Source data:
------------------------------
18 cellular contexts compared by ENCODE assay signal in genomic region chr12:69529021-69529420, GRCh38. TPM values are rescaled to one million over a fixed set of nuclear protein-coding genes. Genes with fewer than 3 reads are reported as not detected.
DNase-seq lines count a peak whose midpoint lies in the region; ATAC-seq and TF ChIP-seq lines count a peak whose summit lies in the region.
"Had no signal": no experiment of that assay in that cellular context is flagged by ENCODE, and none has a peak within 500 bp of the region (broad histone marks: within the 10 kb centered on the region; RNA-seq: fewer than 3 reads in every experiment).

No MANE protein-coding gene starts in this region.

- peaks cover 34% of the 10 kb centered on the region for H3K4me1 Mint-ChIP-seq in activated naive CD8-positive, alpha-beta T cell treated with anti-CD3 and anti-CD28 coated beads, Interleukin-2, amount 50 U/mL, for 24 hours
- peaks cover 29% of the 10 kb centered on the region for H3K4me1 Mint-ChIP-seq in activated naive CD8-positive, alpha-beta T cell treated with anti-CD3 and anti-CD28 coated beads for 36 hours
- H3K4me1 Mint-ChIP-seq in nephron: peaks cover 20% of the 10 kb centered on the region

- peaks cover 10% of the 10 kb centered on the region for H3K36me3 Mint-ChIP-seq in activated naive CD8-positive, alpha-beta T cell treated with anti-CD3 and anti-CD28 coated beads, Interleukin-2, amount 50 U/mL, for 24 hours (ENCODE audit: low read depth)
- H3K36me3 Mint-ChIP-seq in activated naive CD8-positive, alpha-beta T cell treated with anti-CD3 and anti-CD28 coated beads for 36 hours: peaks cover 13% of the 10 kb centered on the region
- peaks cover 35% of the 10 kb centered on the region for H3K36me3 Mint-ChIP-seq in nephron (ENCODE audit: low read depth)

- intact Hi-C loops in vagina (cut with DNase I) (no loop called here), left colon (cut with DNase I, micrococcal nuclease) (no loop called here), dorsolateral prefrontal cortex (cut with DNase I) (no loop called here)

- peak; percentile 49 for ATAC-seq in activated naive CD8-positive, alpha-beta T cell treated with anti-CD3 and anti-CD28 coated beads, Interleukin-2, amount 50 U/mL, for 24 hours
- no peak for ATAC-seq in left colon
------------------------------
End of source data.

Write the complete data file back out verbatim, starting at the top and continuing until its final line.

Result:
18 cellular contexts compared by ENCODE assay signal in genomic region chr12:69529021-69529420, GRCh38. TPM values are rescaled to one million over a fixed set of nuclear protein-coding genes. Genes with fewer than 3 reads are reported as not detected.
DNase-seq lines count a peak whose midpoint lies in the region; ATAC-seq and TF ChIP-seq lines count a peak whose summit lies in the region.
"Had no signal": no experiment of that assay in that cellular context is flagged by ENCODE, and none has a peak within 500 bp of the region (broad histone marks: within the 10 kb centered on the region; RNA-seq: fewer than 3 reads in every experiment).

No MANE protein-coding gene starts in this region.

- peaks cover 34% of the 10 kb centered on the region for H3K4me1 Mint-ChIP-seq in activated naive CD8-positive, alpha-beta T cell treated with anti-CD3 and anti-CD28 coated beads, Interleukin-2, amount 50 U/mL, for 24 hours
- peaks cover 29% of the 10 kb centered on the region for H3K4me1 Mint-ChIP-seq in activated naive CD8-positive, alpha-beta T cell treated with anti-CD3 and anti-CD28 coated beads for 36 hours
- H3K4me1 Mint-ChIP-seq in nephron: peaks cover 20% of the 10 kb centered on the region

- peaks cover 10% of the 10 kb centered on the region for H3K36me3 Mint-ChIP-seq in activated naive CD8-positive, alpha-beta T cell treated with anti-CD3 and anti-CD28 coated beads, Interleukin-2, amount 50 U/mL, for 24 hours (ENCODE audit: low read depth)
- H3K36me3 Mint-ChIP-seq in activated naive CD8-positive, alpha-beta T cell treated with anti-CD3 and anti-CD28 coated beads for 36 hours: peaks cover 13% of the 10 kb centered on the region
- peaks cover 35% of the 10 kb centered on the region for H3K36me3 Mint-ChIP-seq in nephron (ENCODE audit: low read depth)

- intact Hi-C loops in vagina (cut with DNase I) (no loop called here), left colon (cut with DNase I, micrococcal nuclease) (no loop called here), dorsolateral prefrontal cortex (cut with DNase I) (no loop called here)

- peak; percentile 49 for ATAC-seq in activated naive CD8-positive, alpha-beta T cell treated with anti-CD3 and anti-CD28 coated beads, Interleukin-2, amount 50 U/mL, for 24 hours
- no peak for ATAC-seq in left colon